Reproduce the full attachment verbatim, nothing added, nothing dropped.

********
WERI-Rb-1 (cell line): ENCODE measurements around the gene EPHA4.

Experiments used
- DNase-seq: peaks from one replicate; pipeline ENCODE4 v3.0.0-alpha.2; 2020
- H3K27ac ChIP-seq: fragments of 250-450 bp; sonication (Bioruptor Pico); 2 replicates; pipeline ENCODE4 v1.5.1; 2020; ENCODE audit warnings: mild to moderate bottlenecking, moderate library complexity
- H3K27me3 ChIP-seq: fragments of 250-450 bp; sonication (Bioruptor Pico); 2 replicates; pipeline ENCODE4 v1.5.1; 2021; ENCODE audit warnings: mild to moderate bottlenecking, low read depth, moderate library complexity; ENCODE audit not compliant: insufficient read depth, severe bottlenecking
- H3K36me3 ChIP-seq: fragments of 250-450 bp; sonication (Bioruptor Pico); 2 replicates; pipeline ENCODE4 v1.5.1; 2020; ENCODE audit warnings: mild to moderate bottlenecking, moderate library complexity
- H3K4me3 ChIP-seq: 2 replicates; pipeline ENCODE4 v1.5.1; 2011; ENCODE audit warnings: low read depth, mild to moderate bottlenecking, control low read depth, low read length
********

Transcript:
WERI-Rb-1 (cell line): ENCODE measurements around the gene EPHA4.

Experiments used
- DNase-seq: peaks from one replicate; pipeline ENCODE4 v3.0.0-alpha.2; 2020
- H3K27ac ChIP-seq: fragments of 250-450 bp; sonication (Bioruptor Pico); 2 replicates; pipeline ENCODE4 v1.5.1; 2020; ENCODE audit warnings: mild to moderate bottlenecking, moderate library complexity
- H3K27me3 ChIP-seq: fragments of 250-450 bp; sonication (Bioruptor Pico); 2 replicates; pipeline ENCODE4 v1.5.1; 2021; ENCODE audit warnings: mild to moderate bottlenecking, low read depth, moderate library complexity; ENCODE audit not compliant: insufficient read depth, severe bottlenecking
- H3K36me3 ChIP-seq: fragments of 250-450 bp; sonication (Bioruptor Pico); 2 replicates; pipeline ENCODE4 v1.5.1; 2020; ENCODE audit warnings: mild to moderate bottlenecking, moderate library complexity
- H3K4me3 ChIP-seq: 2 replicates; pipeline ENCODE4 v1.5.1; 2011; ENCODE audit warnings: low read depth, mild to moderate bottlenecking, control low read depth, low read length